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    Older Workers – Celebrating an Opportunity and Not a Challenge

    The United States is experiencing a demographic shift that has older workers coming into the workforce at greater projections than other demographics. By 2024, the U.S. Bureau of Labor Statistics estimates that workers 55 and over will make up about one quarter of the civilian labor workforce. There is an increase in workers over the traditional retirement age of 65 working longer and retiring later.

    National Employ Older Workers Week, held annually the last full week in September, was created to increase awareness of this labor segment in the workforce and share innovative strategies on how to tap into it. It also highlights the Senior Community Service Employment Program (SCSEP), which provides subsidized training at nonprofits and government agencies to older adults 55 and over with limited financial resources. SCSEP has been responsible for helping over one million older Americans enter into the workforce since its creation 52 years ago and provides services to an estimate number of over 65,000 older workers each year.

    SCSEP is mandated through the Older Americans Act to serve older unemployed adults who are most-in-need and have significant barriers to employment. Most participants have an average of two or three unique barriers that include homelessness, at risk of homelessness, disability, living in rural areas and long-term unemployment. Long-term unemployed older adults often enroll in SCSEP experiencing depression and exhaustion. The longer you’re out of work, especially if you’re older, the harder it becomes to get a job offer. The ability to find a job declines by roughly 50 percent within eight months of unemployment, according to a 2016 paper by economists Gregor Jarosch of Stanford University and Laura Pilossoph of the Federal Reserve Bank of New York.

    Yet failure of SCSEP providers to transition half of its unemployed participants into unsubsidized employment has SCSEP targeted to be eliminated.  The focus on older workers during National Employ Older Workers Week is more important than ever, with the highlight on SCSEP being the only federal workforce program targeted to low-income older workers. Other key points include: SCSEP provides income assistance to participants while they upgrade their skills pertinent to today’s labor market, increase confidence and self-esteem, provides ways to overcome feelings of isolation and supports thousands of community service hours throughout each and every state.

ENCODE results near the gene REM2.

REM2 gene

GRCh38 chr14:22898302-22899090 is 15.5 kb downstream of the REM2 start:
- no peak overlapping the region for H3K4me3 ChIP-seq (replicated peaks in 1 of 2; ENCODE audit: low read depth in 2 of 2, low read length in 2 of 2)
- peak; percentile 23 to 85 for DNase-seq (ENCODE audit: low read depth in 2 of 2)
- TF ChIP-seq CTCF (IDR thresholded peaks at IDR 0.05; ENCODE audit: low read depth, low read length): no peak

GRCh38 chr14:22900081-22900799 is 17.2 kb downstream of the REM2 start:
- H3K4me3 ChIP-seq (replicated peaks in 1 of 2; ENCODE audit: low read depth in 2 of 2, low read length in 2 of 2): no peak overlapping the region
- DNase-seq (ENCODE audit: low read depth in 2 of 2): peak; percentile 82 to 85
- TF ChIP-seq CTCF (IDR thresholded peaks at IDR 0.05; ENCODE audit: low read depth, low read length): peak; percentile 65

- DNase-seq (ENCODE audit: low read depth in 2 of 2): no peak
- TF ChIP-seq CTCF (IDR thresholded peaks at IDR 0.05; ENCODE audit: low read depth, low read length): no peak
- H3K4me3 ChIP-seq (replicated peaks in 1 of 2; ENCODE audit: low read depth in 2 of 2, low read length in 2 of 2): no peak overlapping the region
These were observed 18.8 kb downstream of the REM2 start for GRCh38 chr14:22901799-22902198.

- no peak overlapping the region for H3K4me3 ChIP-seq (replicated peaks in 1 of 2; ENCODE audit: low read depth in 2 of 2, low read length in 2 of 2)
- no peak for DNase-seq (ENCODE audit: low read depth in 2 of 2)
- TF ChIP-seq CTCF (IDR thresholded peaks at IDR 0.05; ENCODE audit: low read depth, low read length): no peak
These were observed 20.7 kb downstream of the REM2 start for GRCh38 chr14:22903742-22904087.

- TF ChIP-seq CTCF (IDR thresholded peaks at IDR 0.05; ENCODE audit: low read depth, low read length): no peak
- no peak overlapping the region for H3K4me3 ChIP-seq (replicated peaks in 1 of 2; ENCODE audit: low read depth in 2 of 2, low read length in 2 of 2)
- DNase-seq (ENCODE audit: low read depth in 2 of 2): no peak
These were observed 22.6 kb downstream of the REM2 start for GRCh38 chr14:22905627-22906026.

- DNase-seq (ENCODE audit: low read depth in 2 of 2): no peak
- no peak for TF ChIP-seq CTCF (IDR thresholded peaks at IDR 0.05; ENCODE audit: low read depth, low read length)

As we prepare to celebrate National Employ Older Workers Week this September, take a moment to think about the vital role that older workers have in the workforce and some different ways in which you can increase awareness of this labor segment. As people continue to delay retirement, businesses and leaders should be looking at how older workers can provide critical experience, skills and transfer of knowledge. Flexible and part-time work schedules are crucial for older adults who have other life commitments, such as caring for a parent. Other suggestions include:

    • Target older adults for workforce trainings and certification programs, including basic digital literacy.
    • Develop strategies to increase age diversity in the workplace.
    • Promote intergenerational activities that help employees understand how to communicate across different generations.
    • Create training opportunities for SCSEP providers in your state.

    Brian Sloan, managing director of Age Scotland, stated, “An ageing workforce should not be viewed as a challenge, but as an opportunity. He stressed that one’s chronological are is less relevant than one’s attitude and behaviors. The older workforce does demonstrate a resilience, loyalty and great work ethic but you must be willing to give them a chance. What a perfect time, as we celebrate National Employ Older Workers Week September 24 through September 30, to demonstrate and share how you support older workers.  Please share your ideas with deborah.edmonds@goodwill.org.

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